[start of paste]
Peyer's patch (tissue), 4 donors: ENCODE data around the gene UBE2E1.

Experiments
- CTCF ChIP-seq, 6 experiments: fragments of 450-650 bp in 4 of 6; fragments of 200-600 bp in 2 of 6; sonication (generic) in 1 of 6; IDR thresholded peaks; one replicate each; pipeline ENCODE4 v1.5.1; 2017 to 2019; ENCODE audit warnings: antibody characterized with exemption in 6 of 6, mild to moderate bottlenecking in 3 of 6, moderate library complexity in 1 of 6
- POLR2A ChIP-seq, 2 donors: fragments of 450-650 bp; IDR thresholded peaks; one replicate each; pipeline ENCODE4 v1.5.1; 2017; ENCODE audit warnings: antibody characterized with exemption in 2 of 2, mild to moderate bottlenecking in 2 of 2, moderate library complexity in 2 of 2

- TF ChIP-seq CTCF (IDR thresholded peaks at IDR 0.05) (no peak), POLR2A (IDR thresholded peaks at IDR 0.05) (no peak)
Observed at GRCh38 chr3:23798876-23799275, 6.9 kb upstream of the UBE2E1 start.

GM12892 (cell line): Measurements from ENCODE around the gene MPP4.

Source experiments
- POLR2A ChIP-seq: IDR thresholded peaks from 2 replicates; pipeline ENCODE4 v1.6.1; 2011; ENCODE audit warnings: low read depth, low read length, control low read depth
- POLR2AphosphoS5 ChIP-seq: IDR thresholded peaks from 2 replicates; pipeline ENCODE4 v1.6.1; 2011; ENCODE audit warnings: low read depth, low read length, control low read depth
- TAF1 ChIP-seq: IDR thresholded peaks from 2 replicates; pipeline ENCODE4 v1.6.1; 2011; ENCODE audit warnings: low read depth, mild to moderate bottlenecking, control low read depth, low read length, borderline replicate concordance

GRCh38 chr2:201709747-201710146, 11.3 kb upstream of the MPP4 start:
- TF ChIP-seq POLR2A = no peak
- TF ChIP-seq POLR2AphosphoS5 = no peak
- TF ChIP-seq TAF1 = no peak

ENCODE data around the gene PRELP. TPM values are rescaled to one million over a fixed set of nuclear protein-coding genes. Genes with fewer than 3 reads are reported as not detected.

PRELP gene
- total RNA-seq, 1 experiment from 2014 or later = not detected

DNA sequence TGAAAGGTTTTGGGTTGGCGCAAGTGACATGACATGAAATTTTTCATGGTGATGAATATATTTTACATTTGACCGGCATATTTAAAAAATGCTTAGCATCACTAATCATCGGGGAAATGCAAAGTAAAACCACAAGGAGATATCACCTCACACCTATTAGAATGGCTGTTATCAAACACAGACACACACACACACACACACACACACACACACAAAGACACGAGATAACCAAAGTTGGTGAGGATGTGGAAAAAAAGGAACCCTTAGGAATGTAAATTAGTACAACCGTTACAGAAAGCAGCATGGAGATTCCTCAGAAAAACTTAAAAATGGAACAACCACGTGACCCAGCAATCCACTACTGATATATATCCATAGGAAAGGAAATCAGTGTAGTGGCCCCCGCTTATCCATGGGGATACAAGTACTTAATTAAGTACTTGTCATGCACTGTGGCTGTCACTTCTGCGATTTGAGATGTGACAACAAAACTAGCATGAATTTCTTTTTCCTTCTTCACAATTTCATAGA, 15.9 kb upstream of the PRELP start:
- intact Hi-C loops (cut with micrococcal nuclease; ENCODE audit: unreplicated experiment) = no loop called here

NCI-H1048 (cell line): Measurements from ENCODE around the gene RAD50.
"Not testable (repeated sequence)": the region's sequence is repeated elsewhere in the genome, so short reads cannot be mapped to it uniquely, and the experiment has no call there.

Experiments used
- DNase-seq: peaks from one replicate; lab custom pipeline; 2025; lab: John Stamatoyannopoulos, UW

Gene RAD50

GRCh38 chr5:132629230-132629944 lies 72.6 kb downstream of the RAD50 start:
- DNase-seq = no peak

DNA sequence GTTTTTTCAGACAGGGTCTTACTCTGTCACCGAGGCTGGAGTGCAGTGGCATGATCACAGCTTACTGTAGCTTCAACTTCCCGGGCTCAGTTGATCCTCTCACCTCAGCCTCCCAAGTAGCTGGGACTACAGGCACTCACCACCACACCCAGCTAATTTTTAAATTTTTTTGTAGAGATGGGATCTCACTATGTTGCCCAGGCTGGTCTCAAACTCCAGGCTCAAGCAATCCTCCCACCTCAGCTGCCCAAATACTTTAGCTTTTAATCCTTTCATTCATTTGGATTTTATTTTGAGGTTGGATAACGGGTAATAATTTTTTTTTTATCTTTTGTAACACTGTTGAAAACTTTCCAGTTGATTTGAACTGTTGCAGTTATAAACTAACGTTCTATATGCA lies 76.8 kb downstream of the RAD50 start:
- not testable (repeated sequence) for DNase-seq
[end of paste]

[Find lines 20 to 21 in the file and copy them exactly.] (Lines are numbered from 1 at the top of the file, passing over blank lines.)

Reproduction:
- intact Hi-C loops (cut with micrococcal nuclease; ENCODE audit: unreplicated experiment) = no loop called here

NCI-H1048 (cell line): Measurements from ENCODE around the gene RAD50.